Recent Barna data collected in 2021 show that most parents, regardless of religious identity or faith practice, want their children to have a healthy relationship with spirituality. Christian parents—especially those who are practicing Christians—are the most adamant about this.
This article explores parents’ responses around two key questions about their children’s spiritual development, taking a closer look at Christian parents and offering data on how children’s relationships with peers can support their faith formation journey.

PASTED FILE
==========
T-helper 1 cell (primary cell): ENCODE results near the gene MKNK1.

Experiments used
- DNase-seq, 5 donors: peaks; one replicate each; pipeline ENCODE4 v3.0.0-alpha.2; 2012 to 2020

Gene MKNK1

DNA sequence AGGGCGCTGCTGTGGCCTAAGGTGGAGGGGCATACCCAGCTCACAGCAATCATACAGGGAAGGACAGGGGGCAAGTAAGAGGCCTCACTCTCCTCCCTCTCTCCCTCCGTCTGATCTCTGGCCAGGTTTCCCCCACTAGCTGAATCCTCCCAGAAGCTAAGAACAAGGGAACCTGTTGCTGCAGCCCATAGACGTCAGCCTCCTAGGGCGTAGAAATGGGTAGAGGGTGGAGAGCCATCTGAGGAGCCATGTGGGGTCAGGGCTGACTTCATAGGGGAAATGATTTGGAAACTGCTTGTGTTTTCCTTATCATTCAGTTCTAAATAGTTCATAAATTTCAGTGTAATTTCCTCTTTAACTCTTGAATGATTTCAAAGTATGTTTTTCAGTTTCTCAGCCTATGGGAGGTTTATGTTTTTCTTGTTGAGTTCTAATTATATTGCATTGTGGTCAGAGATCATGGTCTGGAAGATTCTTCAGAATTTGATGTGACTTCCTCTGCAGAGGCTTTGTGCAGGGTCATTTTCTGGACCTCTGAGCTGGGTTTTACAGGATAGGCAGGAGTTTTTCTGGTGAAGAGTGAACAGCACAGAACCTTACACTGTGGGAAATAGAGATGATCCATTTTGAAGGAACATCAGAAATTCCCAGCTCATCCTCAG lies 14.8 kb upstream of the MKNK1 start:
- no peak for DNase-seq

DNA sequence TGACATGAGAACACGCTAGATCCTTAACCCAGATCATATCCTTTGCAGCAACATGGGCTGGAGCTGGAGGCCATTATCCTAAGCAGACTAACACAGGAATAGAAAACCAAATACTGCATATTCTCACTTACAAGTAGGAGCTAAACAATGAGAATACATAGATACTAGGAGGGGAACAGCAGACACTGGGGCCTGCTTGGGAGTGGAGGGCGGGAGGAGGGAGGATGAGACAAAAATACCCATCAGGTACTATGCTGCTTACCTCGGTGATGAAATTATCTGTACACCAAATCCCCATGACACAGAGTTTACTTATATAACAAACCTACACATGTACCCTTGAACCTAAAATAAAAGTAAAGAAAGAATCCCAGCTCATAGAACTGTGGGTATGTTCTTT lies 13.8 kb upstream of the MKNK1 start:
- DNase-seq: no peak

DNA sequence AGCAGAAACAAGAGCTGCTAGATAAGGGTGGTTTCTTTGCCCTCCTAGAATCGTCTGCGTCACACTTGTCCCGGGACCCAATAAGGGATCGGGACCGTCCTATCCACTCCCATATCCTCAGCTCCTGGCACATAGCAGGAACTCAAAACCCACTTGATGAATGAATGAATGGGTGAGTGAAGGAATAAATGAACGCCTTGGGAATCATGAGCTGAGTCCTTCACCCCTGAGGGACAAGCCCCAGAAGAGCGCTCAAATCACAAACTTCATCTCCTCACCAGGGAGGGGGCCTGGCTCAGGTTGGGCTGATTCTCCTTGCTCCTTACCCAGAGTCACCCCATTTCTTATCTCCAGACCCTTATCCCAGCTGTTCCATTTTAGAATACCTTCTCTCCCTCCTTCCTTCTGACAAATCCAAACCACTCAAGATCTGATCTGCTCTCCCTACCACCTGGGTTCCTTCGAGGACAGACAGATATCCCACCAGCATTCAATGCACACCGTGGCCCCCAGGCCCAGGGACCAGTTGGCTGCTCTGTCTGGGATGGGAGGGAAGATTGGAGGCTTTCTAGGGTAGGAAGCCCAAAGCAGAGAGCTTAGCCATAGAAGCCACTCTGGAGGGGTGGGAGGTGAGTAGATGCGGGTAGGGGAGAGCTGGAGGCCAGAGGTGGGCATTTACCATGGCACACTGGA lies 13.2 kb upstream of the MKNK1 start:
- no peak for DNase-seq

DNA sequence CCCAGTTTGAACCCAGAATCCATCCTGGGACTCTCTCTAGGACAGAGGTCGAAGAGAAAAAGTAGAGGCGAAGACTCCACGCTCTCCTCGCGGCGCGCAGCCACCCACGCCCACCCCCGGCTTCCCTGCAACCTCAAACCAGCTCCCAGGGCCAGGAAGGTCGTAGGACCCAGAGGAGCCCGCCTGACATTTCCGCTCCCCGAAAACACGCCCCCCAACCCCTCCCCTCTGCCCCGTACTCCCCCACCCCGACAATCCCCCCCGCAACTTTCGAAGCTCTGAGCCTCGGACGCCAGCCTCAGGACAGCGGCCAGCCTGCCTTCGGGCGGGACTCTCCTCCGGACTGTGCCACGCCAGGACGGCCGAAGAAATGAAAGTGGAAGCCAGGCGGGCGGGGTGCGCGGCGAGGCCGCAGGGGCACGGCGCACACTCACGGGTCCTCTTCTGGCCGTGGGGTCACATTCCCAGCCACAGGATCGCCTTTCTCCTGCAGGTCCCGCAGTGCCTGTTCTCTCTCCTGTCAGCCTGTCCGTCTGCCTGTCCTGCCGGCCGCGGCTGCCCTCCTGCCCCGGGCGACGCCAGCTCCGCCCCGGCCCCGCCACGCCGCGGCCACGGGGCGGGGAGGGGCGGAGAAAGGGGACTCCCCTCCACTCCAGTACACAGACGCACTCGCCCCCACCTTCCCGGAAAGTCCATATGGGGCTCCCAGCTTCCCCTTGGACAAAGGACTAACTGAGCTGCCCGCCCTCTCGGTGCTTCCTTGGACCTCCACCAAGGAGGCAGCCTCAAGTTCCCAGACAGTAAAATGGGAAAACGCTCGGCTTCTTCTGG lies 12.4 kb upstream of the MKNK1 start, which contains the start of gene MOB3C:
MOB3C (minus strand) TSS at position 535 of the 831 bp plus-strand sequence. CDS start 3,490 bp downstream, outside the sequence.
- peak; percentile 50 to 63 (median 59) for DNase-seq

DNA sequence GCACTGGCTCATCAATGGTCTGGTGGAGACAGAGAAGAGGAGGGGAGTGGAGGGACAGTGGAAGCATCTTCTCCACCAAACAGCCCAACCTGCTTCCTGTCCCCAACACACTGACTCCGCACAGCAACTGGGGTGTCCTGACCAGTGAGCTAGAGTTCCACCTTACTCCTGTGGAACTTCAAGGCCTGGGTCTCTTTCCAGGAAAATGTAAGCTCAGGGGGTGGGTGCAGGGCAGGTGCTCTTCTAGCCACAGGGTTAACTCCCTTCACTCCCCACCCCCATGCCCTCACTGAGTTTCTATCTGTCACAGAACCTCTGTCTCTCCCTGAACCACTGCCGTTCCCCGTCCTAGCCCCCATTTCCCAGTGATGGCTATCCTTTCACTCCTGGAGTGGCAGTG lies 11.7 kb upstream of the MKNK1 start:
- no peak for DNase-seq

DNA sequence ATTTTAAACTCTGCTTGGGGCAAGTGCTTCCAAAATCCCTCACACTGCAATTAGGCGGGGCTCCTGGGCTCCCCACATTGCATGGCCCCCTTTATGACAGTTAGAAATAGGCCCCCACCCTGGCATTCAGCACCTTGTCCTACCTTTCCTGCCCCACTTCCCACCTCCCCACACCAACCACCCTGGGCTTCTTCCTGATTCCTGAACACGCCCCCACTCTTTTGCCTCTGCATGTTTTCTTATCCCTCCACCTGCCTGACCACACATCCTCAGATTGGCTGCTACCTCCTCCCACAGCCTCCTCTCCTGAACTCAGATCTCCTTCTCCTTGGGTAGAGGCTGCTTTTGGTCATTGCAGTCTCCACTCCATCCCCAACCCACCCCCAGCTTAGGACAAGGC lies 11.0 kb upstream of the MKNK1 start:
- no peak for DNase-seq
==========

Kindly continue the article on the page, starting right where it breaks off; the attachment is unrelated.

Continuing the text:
73% of U.S. Parents Are Concerned About Their Children’s Spiritual Development
When asked how concerned they are about their children’s faith formation, nearly three-quarters of American parents said they were at least somewhat concerned (37% very, 36% somewhat).
While self-identified Christian parents are significantly more likely than non-Christian parents to say they are “very” concerned about this (42% vs. 27%), the majority of both groups is at least somewhat interested in ensuring their children have a healthy relationship with spirituality (80% Christian parents, 58% non-Christian parents). When looking specifically at parents who are practicing Christians—self-identified Christians who have attended a worship service within the past month and strongly agree their faith is ...